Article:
A post shared by Kim Kardashian West (@kimkardashian) on

Kardashian’s statement indicated that she trademarked the word Kimono, which left many people outraged. According to Britannica, the Kimono has been worn in Japenese culture since the Early Nara period between 645-710.  For more than a thousand years, the kimono has been a symbol of Japanese culture and worn primarily by women as an outer garment.

According to the Victoria and Albert Museum, the kimono became popular in the 15th century. The samurais, the ruling military class, were the most common people to wear the kimono. By the 1800s, men began wearing western attire. However, the kimono became a staple fashion for women inside and outside the home.

Today most people in Japan wear western/modern clothing. However, there has been a resurgence of the kimono in modern Japan. While some see the kimono as a symbol of the oppression of women in Japan, others wear kimonos as a part of their everyday wardrobe.

Naturally, individuals from Japan and of Japanese descent were outraged by her choice to trademark the name Kimono. Additionally, many people responded to Kardashian on Instagram and reminded her that a kimono is not underwear. Many seemed angered that she would not only take the name but attribute it to intimate apparel.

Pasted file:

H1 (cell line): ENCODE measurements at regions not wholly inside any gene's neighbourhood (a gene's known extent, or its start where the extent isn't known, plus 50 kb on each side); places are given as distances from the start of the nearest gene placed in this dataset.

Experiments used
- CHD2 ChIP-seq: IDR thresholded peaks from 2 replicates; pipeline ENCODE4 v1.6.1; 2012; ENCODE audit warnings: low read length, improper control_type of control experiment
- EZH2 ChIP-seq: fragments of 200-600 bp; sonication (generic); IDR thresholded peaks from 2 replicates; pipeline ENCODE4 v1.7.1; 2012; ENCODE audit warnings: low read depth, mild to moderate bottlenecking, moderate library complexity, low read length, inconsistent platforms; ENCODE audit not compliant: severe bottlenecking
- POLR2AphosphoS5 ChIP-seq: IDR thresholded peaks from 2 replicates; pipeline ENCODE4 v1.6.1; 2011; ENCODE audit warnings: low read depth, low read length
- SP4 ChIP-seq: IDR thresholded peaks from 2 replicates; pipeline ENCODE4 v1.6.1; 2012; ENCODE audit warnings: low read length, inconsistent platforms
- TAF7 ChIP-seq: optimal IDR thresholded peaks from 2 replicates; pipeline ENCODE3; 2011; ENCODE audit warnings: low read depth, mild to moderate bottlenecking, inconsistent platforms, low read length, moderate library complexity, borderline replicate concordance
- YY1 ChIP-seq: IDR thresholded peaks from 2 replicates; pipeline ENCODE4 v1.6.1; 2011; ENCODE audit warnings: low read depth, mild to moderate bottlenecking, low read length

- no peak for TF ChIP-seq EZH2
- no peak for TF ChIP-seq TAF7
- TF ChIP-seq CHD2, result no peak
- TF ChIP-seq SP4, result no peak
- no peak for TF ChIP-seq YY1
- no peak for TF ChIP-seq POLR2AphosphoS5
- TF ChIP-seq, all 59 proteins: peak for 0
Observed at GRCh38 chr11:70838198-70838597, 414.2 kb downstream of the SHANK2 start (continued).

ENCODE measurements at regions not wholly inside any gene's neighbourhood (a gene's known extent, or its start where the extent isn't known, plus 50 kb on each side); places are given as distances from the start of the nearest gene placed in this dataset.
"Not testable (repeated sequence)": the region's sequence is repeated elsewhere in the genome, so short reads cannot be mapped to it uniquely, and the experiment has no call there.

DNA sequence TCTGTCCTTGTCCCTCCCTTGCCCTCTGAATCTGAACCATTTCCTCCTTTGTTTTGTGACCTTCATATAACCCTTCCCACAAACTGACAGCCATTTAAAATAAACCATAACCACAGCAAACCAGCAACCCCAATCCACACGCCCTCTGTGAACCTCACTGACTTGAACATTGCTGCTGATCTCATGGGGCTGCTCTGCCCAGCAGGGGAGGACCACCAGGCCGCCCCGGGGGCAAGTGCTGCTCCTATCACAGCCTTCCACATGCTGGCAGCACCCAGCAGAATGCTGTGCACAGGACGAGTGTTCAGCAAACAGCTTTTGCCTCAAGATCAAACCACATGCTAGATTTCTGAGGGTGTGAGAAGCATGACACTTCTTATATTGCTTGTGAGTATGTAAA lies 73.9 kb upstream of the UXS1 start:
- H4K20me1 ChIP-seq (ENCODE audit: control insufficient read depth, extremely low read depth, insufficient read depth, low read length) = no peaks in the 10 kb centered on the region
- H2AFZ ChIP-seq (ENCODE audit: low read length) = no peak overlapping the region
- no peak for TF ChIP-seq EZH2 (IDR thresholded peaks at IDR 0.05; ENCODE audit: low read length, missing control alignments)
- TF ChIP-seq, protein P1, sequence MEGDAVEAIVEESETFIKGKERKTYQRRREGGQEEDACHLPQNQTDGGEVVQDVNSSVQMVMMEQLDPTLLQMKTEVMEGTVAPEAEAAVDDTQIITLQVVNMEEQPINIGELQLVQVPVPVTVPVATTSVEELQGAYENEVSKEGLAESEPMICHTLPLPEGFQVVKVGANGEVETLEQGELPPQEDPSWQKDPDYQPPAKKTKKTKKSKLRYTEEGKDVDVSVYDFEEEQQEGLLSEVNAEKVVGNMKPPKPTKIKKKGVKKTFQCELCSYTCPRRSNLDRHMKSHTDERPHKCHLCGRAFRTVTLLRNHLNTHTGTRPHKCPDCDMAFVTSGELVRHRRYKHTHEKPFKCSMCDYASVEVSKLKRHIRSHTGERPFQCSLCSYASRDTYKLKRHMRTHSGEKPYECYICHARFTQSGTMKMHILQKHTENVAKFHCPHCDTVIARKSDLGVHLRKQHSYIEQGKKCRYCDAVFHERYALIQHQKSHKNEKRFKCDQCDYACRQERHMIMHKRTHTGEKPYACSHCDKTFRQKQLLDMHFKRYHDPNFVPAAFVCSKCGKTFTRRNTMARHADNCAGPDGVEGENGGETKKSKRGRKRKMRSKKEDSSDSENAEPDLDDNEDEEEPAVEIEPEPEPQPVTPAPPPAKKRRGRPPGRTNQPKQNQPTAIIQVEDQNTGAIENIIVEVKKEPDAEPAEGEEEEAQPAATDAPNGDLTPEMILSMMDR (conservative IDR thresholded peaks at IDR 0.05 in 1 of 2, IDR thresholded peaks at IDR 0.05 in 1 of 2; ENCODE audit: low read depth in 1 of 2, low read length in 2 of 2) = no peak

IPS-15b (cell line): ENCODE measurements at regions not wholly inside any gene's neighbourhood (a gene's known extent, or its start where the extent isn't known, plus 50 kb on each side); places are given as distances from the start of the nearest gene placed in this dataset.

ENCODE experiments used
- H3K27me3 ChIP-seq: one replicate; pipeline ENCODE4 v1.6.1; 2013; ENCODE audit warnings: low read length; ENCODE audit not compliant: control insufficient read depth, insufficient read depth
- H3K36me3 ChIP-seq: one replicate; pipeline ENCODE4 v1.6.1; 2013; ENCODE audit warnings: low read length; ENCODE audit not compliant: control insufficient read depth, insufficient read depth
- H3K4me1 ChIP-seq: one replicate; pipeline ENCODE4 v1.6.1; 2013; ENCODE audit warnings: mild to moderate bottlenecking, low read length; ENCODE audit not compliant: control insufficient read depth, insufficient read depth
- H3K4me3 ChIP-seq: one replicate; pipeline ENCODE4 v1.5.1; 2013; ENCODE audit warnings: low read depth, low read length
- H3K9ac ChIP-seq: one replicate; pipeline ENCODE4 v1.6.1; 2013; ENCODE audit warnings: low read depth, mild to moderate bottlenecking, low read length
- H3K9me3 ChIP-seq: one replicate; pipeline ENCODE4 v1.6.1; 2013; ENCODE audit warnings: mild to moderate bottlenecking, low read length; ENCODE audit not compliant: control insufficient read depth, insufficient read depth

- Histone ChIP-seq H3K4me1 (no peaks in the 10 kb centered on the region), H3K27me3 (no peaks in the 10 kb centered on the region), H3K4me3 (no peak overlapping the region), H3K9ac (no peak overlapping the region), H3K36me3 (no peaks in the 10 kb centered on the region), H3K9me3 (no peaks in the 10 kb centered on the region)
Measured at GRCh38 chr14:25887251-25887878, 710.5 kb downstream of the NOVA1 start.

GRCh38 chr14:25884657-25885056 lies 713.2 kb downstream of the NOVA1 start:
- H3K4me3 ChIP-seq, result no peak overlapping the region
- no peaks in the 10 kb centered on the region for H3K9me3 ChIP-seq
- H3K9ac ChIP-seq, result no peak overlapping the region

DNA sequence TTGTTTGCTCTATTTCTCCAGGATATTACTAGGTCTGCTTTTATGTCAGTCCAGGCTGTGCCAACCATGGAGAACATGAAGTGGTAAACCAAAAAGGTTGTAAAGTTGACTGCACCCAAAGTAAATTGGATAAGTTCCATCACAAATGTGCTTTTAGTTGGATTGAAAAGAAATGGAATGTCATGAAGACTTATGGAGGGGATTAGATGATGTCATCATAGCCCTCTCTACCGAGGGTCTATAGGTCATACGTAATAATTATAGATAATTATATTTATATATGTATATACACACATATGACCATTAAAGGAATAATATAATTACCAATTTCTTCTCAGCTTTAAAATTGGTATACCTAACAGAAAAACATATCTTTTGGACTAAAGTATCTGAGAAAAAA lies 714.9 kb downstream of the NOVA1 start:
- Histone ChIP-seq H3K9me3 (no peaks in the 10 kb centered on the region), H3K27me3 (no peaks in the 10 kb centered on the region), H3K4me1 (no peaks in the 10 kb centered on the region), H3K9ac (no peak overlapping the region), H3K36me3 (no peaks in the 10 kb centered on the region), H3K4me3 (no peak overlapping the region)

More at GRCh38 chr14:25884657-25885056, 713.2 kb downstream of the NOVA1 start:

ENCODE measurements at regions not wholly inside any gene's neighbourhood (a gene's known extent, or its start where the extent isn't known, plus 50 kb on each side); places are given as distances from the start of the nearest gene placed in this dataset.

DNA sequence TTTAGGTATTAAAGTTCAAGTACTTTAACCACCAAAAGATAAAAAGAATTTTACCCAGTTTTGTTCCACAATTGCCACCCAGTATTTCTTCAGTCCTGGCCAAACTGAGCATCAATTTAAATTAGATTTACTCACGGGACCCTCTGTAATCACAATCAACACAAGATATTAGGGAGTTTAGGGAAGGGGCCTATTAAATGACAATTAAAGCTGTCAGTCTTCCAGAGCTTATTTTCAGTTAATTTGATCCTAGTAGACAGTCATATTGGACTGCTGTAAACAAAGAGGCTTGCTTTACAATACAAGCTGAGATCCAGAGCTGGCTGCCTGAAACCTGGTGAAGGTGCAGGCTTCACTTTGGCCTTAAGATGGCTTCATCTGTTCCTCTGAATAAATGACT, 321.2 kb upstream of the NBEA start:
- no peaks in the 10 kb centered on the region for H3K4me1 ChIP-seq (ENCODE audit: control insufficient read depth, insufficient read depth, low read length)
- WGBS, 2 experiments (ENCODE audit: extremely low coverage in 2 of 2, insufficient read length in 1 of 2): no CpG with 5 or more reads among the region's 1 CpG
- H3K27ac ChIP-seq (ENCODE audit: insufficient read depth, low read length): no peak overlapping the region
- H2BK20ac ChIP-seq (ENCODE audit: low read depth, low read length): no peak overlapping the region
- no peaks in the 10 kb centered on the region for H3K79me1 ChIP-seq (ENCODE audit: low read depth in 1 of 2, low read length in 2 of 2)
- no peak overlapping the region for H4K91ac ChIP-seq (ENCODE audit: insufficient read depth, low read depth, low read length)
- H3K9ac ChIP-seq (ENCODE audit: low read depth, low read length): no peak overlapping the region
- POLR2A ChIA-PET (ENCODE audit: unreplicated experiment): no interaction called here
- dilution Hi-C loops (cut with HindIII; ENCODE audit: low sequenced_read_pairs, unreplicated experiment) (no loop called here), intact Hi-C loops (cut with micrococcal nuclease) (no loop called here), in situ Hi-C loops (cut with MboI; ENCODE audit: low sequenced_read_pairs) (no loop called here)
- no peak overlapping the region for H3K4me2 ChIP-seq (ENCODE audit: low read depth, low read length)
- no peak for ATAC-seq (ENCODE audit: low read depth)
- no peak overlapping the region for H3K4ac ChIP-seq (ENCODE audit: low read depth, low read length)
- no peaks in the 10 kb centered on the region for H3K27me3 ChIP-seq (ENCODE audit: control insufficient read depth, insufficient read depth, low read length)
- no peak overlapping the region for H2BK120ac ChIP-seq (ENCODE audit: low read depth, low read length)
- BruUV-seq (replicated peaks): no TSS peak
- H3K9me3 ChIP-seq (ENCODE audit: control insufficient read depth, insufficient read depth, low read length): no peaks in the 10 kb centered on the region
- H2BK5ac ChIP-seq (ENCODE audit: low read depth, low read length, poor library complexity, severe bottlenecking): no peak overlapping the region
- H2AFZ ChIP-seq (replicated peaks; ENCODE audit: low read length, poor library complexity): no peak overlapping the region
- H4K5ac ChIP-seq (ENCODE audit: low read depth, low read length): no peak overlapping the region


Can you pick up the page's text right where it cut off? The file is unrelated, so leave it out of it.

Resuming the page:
On Twitter and Instagram, the hashtag #KimOhNo was used to protest Kardashian’s new clothing line. Japenese women shared photos of themselves wearing kimonos and shared the meaning of the garment with others.

Despite the international outrage, Kim Kardashian refused to change the name of her shapewear line. The New York Times spoke with Kardashian, and she told the paper,

“Ms. Kardashian West said in her statement that she has no plans “to design or release any garments that would in any way resemble or dishonor the traditional garment.” She also has no plans to respond to the reaction by changing the name.

“My solutionwear brand is built with inclusivity and diversity at its core and I’m incredibly proud of what’s to come,” she said. That includes bras, briefs, shorts and bodysuits, among other undergarments.”